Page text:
pay

(redirected from pays)
Also found in: Dictionary, Thesaurus, Medical, Legal, Acronyms, Idioms, Wikipedia.

Payment

The reception of compensation for a good or service. For example, if one sells a hairdryer for $10, the payment is $10. In a cash sale, payment is made immediately or almost immediately, while in a credit sale, payment may be delayed for a certain period of time.

pay

the money paid to an employee for performing specified work tasks or JOBS. Payment to employees for the labour they provide takes two main forms:
  1. PAYMENT BY TIME, principally weekly WAGES and OVERTIME, together with monthly SALARIES;
  2. PAYMENT BY RESULTS, principally PIECEWORK, INCENTIVE BONUSES, GROUP INCENTIVE BONUSES.

The main distinction between the two is that ‘payment by time’ systems remunerate workers for the amount of labour supplied (i.e. the input of labour) per time period (hourly, weekly etc.) irrespective of the amount of output produced; whereas ‘payment by results’ systems remunerate workers specifically for the amount or value of the output produced in a given time period. ‘Payment by results’ is favoured by many firms because it is thought to provide a strong financial incentive for workers to strive to maximize their output rather than work at a more leisurely pace, but the firm may be required to install appropriate INSPECTION systems to ensure that extra output has not been achieved at the expense of product quality and reliability.

Pay rates are determined by a number of factors including the forces of supply and demand for particular types of job in the LABOUR MARKET, the bargaining power of TRADE UNIONS (see COLLECTIVE BARGAINING) and the general economic climate (see, for example, PRICES AND INCOMES POLICY). In addition to receipt of money employees may receive various other work-related benefits such as free or subsidized meals, travel allowances, a company car, etc. (see FRINGE BENEFITS). See ATTENDANCE BONUS, MERIT PAY, COMMISSION, FEE, PERFORMANCE-RELATED PAY, CAFETERIA BENEFITS, COMPARABILITY, INCREMENTAL PAY SCALE, WORK MEASUREMENT, PROFIT-RELATED PAY, EMPLOYEE SHARE OWNERSHIP PLAN, PAY DIFFERENTIALS, LOW PAY, GAINSHARING, EXECUTIVE SHARE OPTION SCHEME, LONG-TERM INCENTIVE PLAN, SHARE INCENTIVE PLAN, MINIMUM WAGE RATE, FINANCIAL PARTICIPATION.

pay

the money paid to an employee for performing specified work tasks or jobs. Payment to employees for the labour they provide takes two main forms:
  1. payment by time, principally weekly WAGES and OVERTIME, together with monthly SALARIES.
  2. payment by results, principally PIECEWORK payments, bonuses (see BONUS SCHEME), PROFIT-RELATED PAY and COMMISSIONS.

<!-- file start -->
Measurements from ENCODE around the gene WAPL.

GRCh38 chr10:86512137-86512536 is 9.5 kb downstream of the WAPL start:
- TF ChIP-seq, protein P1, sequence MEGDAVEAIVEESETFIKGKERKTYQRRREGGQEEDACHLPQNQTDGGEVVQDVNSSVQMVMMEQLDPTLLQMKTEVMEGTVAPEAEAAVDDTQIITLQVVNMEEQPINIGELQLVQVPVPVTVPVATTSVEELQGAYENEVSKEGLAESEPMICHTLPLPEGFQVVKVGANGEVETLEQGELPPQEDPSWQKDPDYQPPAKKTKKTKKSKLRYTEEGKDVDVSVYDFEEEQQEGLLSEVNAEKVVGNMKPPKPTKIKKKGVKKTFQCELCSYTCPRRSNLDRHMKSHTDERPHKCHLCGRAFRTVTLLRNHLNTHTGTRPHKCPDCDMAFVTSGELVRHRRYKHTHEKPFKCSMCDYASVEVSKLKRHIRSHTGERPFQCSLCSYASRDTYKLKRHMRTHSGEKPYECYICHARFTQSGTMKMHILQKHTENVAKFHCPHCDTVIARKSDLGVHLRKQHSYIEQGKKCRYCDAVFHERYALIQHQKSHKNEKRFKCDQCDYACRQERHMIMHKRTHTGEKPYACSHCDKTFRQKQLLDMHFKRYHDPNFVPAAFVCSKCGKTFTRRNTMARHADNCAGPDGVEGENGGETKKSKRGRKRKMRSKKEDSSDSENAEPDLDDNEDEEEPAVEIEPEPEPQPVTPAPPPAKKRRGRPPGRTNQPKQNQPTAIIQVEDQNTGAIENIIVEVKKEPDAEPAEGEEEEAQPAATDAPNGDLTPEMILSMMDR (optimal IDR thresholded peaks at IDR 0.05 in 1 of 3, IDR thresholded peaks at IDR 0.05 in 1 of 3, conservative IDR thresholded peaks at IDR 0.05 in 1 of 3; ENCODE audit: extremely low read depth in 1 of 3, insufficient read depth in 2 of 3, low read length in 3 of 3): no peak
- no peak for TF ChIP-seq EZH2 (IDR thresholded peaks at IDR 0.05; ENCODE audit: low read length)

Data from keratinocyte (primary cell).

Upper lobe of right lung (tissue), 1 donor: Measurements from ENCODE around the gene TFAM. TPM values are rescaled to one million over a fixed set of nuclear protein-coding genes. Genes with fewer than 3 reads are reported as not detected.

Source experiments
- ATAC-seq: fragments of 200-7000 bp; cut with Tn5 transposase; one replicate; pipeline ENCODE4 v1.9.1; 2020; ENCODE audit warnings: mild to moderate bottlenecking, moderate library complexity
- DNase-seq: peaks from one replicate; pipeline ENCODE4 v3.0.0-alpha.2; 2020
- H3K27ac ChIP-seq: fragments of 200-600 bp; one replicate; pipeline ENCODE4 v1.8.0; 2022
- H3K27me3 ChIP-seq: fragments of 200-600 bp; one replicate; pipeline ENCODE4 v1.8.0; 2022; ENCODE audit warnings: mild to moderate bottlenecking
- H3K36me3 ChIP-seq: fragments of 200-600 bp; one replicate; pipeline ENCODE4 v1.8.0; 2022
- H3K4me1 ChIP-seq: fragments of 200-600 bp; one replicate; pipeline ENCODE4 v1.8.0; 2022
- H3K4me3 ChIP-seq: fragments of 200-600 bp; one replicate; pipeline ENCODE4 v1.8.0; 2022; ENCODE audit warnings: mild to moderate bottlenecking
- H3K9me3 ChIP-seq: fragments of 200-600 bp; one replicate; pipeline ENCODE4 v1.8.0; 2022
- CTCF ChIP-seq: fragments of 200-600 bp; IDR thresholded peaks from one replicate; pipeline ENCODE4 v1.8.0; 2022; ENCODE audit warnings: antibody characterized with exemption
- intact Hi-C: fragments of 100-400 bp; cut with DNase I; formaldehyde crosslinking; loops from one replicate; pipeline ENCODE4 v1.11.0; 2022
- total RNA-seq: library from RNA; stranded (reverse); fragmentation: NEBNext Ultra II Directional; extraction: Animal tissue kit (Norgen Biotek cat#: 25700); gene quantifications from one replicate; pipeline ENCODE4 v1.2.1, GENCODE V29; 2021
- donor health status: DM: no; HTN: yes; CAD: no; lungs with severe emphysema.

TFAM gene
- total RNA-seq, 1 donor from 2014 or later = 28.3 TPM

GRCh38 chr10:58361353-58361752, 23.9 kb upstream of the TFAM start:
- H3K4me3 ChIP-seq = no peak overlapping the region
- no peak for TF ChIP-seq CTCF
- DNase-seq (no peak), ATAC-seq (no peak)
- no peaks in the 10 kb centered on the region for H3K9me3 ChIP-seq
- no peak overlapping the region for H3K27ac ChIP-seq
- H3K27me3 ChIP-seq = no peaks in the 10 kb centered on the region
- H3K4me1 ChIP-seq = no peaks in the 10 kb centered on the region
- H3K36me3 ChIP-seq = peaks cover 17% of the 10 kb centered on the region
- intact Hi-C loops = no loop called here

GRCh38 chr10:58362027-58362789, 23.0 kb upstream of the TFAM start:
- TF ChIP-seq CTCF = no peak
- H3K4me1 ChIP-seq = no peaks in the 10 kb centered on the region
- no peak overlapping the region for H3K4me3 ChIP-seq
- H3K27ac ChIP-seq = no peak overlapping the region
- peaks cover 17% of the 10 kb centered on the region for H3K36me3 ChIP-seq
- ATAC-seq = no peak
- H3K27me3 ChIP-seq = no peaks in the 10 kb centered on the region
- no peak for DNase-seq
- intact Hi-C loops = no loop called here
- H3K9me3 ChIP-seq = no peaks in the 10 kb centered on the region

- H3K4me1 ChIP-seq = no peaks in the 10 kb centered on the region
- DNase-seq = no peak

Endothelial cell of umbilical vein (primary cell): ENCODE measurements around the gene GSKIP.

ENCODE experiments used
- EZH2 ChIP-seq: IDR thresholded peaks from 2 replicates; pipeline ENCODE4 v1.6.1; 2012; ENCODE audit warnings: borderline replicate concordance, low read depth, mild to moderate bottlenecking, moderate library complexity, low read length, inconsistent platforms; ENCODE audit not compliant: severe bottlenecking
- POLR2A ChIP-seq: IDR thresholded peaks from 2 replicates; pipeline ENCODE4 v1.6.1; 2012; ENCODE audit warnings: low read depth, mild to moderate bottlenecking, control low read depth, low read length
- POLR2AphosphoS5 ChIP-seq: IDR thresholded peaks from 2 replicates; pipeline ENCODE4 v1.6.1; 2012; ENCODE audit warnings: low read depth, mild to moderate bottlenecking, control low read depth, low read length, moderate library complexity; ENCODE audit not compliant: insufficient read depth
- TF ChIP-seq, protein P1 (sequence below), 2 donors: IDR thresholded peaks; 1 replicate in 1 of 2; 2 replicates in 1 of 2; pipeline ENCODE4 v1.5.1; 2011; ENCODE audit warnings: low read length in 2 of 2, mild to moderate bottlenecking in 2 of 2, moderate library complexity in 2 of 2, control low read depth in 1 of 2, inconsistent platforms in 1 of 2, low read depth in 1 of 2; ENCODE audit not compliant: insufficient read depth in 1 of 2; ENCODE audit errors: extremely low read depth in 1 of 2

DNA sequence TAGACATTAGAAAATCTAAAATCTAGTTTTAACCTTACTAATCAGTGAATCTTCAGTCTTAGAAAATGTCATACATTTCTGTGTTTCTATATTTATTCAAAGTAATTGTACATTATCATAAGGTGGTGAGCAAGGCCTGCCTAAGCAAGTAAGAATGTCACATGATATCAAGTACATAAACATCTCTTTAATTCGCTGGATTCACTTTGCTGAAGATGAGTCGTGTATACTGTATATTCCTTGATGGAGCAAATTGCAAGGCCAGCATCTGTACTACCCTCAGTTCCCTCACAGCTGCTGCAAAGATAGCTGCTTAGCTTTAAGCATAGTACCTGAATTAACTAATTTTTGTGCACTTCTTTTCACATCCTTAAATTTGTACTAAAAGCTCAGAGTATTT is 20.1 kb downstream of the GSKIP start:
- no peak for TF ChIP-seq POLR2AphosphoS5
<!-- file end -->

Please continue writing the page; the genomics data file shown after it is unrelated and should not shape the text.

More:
The main distinction between the two is that ‘payment by time’ systems remunerate workers for the amount of labour supplied (i.e. the input of labour) per time period (hourly, weekly, etc.), irrespective of the amount of output produced, whereas ‘payment by results’ systems remunerate workers specifically for the amount or value of the output produced in a given time period. ‘Payment by results’ is favoured by many firms because it is thought to provide a strong financial incentive for workers to strive to maximize their output rather than work at a more leisurely pace, but the firm may be required to install appropriate inspection systems to ensure that extra output has not been achieved at the expense of product quality and reliability.

Pay rates are determined by a number of factors, including the forces of supply and demand for particular types of job in the LABOUR MARKET (see WAGE RATE), the bargaining power of TRADE UNIONS (see COLLECTIVE BARGAINING) and the general economic climate (see, for example, PRICES AND INCOMES POLICY).

In addition to receipt of money, employees may receive various other work-related benefits such as free or subsidized meals, travel allowances, a company car, etc. See FRINGE BENEFITS, DEFERRED COMPENSATION. See EMPLOYEE SHARE OWNERSHIP, PROFIT SHARING.

References in classic literature ?
Yes, my dear father, and with your permission, now I have seen you, and know you are well and have all you require, I will ask your consent to go and pay a visit to the Catalans.
It is natural," said Colbert, with a proud ease, "that you should be ignorant of the usages of state-finance; but, monsieur, when you have a thousand livres to pay, what do you do?
But on Monday morning, when she came to his office to get her pay for the two turns, it was he who puzzled her.
If he slap you, we ain't got no pig for pay the fine,' she said insinuatingly.
It belonged to them, they had only to pay the money and it would be all right.
At least he shall not have to buy his fruit in the Land Where You Pay to Eat
This violent resolution was not lasting; his zeal gave way to his avarice, and he could not think of losing so large a sum as he knew he might expect for our ransom: he therefore sent us word that it was in our choice either to die, or to pay him thirty thousand crowns, and demanded to know our determination.
I do not believe that he intends to pay at all," replied Ginger.
Don Quixote added it up, found that it came to sixty-three reals, and told the farmer to pay it down immediately, if he did not want to die for it.
Mademoiselle will have the goodness to give me ten francs," said Desiree, on her return; "I have ordered every thing that is proper, but money is wanting to pay for some little articles that will soon come.
How cheerfully the bond he signed, To pay the money back again!
In the next place, there should, if possible, be a fund to pay all the citizens--who have any share in the management of public affairs, either as members of the assembly, judges, and magistrates; but if this cannot be done, at least the magistrates, the judges the senators, and members of the supreme assembly, and also those officers who are obliged to eat at a common table ought to be paid.